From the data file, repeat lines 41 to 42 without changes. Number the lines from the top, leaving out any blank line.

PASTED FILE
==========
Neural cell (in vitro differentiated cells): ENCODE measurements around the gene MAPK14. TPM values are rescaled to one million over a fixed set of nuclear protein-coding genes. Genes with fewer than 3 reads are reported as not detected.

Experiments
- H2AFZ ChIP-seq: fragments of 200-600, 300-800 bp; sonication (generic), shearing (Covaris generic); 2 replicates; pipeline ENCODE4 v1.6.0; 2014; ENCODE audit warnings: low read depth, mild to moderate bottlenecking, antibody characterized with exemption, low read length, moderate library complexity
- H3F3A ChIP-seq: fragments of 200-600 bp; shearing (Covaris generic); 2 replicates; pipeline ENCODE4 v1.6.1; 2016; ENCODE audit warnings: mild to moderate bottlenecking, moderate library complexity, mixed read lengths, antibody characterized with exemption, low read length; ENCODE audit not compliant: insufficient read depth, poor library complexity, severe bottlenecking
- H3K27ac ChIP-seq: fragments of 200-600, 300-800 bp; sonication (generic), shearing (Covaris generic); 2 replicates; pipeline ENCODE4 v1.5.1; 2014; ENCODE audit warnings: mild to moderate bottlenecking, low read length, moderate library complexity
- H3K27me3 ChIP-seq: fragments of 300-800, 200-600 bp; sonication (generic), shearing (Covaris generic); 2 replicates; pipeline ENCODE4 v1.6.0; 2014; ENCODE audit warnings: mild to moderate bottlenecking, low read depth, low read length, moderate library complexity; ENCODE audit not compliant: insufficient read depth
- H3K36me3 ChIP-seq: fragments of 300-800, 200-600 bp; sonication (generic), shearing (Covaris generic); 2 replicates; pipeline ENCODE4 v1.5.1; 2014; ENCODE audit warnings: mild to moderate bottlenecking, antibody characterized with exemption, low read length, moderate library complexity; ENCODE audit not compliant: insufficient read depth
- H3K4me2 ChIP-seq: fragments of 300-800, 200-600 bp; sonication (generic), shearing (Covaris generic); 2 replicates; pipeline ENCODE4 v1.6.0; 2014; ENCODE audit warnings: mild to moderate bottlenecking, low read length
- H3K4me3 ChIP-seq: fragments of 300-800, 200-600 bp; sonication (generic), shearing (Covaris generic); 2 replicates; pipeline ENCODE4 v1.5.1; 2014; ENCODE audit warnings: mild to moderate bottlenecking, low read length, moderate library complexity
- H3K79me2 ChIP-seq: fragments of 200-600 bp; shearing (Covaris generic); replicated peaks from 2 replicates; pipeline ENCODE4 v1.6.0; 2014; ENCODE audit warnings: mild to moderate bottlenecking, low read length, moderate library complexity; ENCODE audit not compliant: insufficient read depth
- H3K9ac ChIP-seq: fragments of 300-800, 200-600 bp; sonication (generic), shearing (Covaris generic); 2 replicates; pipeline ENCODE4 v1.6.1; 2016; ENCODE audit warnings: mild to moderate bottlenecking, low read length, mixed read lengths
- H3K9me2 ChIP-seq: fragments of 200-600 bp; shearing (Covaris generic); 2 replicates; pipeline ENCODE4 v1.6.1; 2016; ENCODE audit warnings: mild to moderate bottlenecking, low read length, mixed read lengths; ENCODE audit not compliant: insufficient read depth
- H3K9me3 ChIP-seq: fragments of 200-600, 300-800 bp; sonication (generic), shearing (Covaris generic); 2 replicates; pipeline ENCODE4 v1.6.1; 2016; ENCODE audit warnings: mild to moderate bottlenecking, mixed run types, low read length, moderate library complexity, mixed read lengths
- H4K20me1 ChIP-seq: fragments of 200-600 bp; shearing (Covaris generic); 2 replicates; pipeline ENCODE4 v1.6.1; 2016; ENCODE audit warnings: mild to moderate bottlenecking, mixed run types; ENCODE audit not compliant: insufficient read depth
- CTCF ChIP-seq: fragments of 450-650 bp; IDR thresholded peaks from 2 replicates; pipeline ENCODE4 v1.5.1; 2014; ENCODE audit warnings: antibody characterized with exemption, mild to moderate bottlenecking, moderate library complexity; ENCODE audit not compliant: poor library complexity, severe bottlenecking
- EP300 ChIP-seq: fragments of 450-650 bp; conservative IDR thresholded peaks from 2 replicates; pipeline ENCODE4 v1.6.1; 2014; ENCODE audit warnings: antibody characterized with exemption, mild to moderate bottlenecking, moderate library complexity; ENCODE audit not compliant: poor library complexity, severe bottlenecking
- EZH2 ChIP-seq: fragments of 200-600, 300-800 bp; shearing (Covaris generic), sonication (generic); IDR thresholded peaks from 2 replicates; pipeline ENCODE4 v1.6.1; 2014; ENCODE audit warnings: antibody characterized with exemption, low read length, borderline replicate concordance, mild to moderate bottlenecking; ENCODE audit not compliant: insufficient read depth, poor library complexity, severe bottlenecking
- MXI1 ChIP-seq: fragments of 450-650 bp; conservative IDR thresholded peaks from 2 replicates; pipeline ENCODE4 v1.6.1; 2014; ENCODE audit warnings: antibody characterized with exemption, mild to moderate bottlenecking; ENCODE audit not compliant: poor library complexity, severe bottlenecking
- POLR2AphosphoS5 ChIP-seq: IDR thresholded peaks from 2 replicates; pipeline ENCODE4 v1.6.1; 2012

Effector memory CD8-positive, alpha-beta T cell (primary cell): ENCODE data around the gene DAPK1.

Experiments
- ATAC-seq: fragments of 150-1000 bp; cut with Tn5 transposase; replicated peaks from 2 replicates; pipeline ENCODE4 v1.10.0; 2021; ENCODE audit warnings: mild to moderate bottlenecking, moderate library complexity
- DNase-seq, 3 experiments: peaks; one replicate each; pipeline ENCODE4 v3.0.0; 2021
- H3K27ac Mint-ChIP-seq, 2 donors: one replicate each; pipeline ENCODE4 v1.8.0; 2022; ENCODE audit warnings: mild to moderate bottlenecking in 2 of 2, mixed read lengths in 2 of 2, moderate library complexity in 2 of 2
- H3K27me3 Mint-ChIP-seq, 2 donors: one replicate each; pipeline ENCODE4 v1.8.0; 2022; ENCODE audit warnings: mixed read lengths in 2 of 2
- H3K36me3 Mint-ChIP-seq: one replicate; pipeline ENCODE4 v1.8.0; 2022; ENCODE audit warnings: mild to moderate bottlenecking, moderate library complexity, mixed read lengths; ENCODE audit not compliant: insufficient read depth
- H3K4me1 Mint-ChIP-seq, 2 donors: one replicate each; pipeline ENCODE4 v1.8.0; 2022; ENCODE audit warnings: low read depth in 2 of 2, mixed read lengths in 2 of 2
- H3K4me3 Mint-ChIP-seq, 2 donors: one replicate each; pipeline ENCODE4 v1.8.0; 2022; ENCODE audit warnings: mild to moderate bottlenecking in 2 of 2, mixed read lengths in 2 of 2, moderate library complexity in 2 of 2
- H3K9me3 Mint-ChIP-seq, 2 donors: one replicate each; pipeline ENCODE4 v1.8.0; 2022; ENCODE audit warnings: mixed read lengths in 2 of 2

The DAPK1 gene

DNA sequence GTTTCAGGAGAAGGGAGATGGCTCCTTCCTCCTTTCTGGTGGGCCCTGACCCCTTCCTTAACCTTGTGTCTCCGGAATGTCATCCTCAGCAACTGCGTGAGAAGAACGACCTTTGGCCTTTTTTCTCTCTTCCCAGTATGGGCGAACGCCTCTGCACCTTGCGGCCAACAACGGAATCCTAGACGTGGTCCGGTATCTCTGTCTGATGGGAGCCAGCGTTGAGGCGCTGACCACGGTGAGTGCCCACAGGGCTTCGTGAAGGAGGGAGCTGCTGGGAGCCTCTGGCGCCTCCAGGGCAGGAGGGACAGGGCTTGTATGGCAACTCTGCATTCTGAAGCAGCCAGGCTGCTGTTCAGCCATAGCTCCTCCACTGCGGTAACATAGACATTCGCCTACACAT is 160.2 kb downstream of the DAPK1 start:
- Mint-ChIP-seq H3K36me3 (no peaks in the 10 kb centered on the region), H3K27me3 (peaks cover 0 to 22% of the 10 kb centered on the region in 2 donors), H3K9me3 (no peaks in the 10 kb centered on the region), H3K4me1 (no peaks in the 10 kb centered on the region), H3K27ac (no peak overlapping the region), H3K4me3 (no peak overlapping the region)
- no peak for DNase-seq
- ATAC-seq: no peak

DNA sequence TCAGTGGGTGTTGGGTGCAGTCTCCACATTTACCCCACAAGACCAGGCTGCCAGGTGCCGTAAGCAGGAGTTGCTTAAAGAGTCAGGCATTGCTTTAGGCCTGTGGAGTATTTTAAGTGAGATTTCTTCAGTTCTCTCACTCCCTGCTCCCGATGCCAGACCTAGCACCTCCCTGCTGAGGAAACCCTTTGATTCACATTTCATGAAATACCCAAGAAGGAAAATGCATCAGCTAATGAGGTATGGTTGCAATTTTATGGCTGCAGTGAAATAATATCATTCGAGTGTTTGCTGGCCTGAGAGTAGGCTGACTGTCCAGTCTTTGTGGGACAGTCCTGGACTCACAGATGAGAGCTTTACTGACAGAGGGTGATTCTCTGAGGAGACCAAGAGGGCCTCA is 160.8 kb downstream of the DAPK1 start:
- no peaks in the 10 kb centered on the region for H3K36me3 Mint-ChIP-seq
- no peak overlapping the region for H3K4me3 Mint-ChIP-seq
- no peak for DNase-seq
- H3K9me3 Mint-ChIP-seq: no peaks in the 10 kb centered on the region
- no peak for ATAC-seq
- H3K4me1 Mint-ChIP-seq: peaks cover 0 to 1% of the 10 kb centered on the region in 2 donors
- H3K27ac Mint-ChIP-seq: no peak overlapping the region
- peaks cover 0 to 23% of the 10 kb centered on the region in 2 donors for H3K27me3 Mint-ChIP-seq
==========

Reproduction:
- H3K4me1 Mint-ChIP-seq: peaks cover 0 to 1% of the 10 kb centered on the region in 2 donors
- H3K27ac Mint-ChIP-seq: no peak overlapping the region